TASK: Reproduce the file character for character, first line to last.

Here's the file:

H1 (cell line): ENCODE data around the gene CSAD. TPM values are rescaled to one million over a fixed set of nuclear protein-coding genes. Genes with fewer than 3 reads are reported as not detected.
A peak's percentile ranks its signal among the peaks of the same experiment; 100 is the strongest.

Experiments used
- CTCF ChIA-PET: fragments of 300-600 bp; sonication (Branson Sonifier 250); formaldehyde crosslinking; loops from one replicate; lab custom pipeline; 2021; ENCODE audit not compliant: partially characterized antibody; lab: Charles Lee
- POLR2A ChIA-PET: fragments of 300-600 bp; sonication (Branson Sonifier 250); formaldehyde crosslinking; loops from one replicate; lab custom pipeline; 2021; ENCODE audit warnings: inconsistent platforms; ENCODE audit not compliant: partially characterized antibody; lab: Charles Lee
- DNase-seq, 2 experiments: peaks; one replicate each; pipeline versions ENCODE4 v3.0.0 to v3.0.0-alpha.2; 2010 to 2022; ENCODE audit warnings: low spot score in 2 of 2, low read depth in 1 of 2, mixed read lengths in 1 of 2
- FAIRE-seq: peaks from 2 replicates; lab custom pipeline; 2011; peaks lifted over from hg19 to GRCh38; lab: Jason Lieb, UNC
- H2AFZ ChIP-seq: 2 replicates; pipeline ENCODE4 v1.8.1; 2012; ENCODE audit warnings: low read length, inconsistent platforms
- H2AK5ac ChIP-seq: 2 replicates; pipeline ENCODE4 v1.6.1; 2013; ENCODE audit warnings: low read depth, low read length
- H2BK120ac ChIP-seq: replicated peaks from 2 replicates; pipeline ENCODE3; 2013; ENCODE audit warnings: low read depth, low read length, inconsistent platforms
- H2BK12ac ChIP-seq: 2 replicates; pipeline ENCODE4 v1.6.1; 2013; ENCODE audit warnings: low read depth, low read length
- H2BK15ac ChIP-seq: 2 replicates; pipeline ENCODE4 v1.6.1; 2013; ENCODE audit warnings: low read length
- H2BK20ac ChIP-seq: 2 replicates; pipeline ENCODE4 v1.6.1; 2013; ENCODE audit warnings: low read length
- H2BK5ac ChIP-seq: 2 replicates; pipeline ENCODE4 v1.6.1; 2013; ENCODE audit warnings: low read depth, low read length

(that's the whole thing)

H1 (cell line): ENCODE data around the gene CSAD. TPM values are rescaled to one million over a fixed set of nuclear protein-coding genes. Genes with fewer than 3 reads are reported as not detected.
A peak's percentile ranks its signal among the peaks of the same experiment; 100 is the strongest.

Experiments used
- CTCF ChIA-PET: fragments of 300-600 bp; sonication (Branson Sonifier 250); formaldehyde crosslinking; loops from one replicate; lab custom pipeline; 2021; ENCODE audit not compliant: partially characterized antibody; lab: Charles Lee
- POLR2A ChIA-PET: fragments of 300-600 bp; sonication (Branson Sonifier 250); formaldehyde crosslinking; loops from one replicate; lab custom pipeline; 2021; ENCODE audit warnings: inconsistent platforms; ENCODE audit not compliant: partially characterized antibody; lab: Charles Lee
- DNase-seq, 2 experiments: peaks; one replicate each; pipeline versions ENCODE4 v3.0.0 to v3.0.0-alpha.2; 2010 to 2022; ENCODE audit warnings: low spot score in 2 of 2, low read depth in 1 of 2, mixed read lengths in 1 of 2
- FAIRE-seq: peaks from 2 replicates; lab custom pipeline; 2011; peaks lifted over from hg19 to GRCh38; lab: Jason Lieb, UNC
- H2AFZ ChIP-seq: 2 replicates; pipeline ENCODE4 v1.8.1; 2012; ENCODE audit warnings: low read length, inconsistent platforms
- H2AK5ac ChIP-seq: 2 replicates; pipeline ENCODE4 v1.6.1; 2013; ENCODE audit warnings: low read depth, low read length
- H2BK120ac ChIP-seq: replicated peaks from 2 replicates; pipeline ENCODE3; 2013; ENCODE audit warnings: low read depth, low read length, inconsistent platforms
- H2BK12ac ChIP-seq: 2 replicates; pipeline ENCODE4 v1.6.1; 2013; ENCODE audit warnings: low read depth, low read length
- H2BK15ac ChIP-seq: 2 replicates; pipeline ENCODE4 v1.6.1; 2013; ENCODE audit warnings: low read length
- H2BK20ac ChIP-seq: 2 replicates; pipeline ENCODE4 v1.6.1; 2013; ENCODE audit warnings: low read length
- H2BK5ac ChIP-seq: 2 replicates; pipeline ENCODE4 v1.6.1; 2013; ENCODE audit warnings: low read depth, low read length